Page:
Moreover, behind one’s beliefs on human sexuality there are underlying theological differences. Often one’s belief on marriage is related to theological method—for example the question of authority. How does one come to a theological stance on marriage and covenantal relationships? What is one’s position on biblical authority? How does the Wesleyan Quadrilateral inform one’s beliefs on marriage, the family and other social issues? If the Protocol were to pass, are there ways that theological students can be exposed to those who have a different theology? If students do not encounter those with whom they disagree, how will they be prepared for the theological diversity in their parish and ministry settings?
While it is difficult to generalize and one should not stereotype, there also may be other underlying socio-economic differences between those persons who decide to remain in the UMC vs. those who spin off as traditionalists. Generally speaking, I believe it is safe to say that the traditionalists are predominantly more rural and the progressives more urban. The traditionalists reside more in the South and the Midwest, while the progressives live more on the coasts and major urban centers. The traditionalists and progressives may also represent different liturgical and worship styles that represent the diversity of our Wesleyan tradition. It is important for seminarians to be exposed to different worship styles in preparation for ministry. Some of the larger megachurches may leave the UMC, while the smaller congregations stay. It remains to be seen what the Central Conferences will do, but I pray that the 13 UM seminaries can continue to be blessed with international students that enrich us with the gifts and realities of the global church. If the Protocol were to pass, would students self-select into seminaries of like-minded persons with regard to class, region, worship preference, church-size and even race? Would their denominations pre-determine which seminaries qualify as adequate ministerial training? I believe that it would be tragic if the seminary classroom would lose its diversity (in all its manifestations) that would rob students of the opportunity to be exposed to those who believe differently and come from different backgrounds.
On the positive side, if the Protocol were to be passed, then many persons who identify as LGBTQ and their allies, who are currently in a holding pattern, may move forward toward their call to ministry. Removing the restrictive language in the UM Book of Discipline would make it clear that persons who identify as LGBTQ can pursue ordination without their sexual identify being a factor in their preparedness for ordained ministry. Allies of the LGBTQ community would have a clear conscience of serving in a denomination that does not discriminate based on sexual identity. It would also allow those potential students who hold traditionalist view toward marriage to not feel that they will be asked to do something against their conscious–whether it be perform a same-sex marriage or be within a denomination that allows it.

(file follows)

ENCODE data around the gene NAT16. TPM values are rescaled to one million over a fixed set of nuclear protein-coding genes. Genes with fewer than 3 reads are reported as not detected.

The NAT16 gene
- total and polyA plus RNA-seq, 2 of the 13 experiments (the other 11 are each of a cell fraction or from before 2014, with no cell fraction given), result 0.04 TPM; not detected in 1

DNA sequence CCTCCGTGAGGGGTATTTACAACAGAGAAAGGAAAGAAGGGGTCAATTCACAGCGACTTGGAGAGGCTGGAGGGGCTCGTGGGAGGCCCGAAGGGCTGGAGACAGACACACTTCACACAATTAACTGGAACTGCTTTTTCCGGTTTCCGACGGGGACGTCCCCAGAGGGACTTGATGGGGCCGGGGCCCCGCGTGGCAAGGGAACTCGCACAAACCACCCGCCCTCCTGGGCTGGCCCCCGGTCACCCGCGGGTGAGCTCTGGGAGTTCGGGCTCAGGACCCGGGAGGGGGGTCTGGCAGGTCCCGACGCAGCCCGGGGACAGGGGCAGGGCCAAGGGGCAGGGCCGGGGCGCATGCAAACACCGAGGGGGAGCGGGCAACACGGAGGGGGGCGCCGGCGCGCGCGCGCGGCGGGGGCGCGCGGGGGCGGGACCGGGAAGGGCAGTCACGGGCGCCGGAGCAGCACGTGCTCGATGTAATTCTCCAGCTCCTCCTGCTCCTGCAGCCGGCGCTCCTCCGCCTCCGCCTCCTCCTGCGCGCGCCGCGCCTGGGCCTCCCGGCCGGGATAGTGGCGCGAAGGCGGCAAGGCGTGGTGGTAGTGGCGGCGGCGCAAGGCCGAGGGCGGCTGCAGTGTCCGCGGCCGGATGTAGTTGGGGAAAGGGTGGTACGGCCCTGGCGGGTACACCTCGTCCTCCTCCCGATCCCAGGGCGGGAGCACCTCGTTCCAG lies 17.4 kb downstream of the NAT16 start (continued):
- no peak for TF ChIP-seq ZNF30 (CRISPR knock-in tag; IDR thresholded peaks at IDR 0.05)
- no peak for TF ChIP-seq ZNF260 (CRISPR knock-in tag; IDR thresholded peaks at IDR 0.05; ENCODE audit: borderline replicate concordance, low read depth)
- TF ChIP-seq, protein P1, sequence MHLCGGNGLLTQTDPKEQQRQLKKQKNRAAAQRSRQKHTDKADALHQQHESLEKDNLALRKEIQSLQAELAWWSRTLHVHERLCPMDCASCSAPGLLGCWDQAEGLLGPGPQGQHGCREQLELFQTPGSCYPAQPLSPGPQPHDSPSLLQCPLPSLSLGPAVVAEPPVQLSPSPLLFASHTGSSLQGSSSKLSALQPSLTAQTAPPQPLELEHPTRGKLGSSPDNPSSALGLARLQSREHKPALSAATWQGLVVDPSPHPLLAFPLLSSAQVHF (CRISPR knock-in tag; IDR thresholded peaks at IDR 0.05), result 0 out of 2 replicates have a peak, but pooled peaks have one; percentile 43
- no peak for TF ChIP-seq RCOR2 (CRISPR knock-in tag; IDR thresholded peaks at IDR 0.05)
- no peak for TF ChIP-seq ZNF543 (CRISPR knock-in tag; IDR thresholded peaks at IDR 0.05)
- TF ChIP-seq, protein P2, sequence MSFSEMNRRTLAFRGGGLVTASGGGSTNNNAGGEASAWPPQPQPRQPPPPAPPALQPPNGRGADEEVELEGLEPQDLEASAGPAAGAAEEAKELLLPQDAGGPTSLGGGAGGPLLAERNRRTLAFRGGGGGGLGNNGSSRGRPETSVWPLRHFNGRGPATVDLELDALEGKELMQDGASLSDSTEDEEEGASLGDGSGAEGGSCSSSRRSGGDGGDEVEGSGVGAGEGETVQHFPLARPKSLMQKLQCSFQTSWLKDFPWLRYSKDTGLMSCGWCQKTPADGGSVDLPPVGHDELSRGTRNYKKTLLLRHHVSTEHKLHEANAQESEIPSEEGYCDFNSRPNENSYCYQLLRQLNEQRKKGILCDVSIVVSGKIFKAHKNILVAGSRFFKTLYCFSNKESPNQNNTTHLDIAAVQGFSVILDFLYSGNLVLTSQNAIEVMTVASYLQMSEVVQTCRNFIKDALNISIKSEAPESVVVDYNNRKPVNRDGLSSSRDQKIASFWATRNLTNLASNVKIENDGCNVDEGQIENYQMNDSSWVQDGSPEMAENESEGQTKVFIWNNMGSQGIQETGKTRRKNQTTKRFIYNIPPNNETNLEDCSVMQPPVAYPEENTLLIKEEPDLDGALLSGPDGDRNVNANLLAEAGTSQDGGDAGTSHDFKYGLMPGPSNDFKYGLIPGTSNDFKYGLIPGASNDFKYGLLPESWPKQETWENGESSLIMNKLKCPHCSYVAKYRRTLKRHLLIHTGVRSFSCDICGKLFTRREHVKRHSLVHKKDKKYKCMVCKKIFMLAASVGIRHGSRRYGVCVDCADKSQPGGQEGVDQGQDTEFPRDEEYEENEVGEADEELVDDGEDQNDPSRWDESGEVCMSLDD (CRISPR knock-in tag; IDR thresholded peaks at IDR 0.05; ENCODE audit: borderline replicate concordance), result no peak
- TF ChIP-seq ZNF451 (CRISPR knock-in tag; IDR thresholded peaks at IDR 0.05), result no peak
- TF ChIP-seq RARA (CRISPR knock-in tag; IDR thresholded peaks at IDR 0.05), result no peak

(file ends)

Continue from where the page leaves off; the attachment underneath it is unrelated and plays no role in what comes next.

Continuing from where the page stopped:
In conclusion, it would be my hope that as delegates discern how to vote on the Protocol, and if it passes, that we keep diversity within our seminaries. Some seminaries may attempt to line themselves up with a particular camp, or position themselves to benefit from a split, however I would hope that any spin-off denominations will still recognize and send their students to any of the United Methodist seminaries so that the future leaders in the Wesleyan tradition can continue to build relationships, study, learn and grow together. We are all on a journey. Seminary students may have an idea of where they want to go, but God—through the Holy Spirit—is guiding all of us. Some students begin seminary believing one way and conclude in a very different place. Isolating our future seminary students could have the effect of cutting off the work of the Holy Spirit. As seminarians graduate, they will serve in churches and communities where they will need to work with those whom believe differently from themselves. This is a life skill that must be practiced, and seminary is the ideal learning community. As Paul wrote in Philippians 1:6 “I am confident of this, that the one who began a good work among you will bring it to completion by the day of Jesus Christ.”
– Philip Wingeier-Rayo, Ph.D, Academic Dean, Wesley Theological Seminary
A version of this reflection with footnotes is available by clicking here.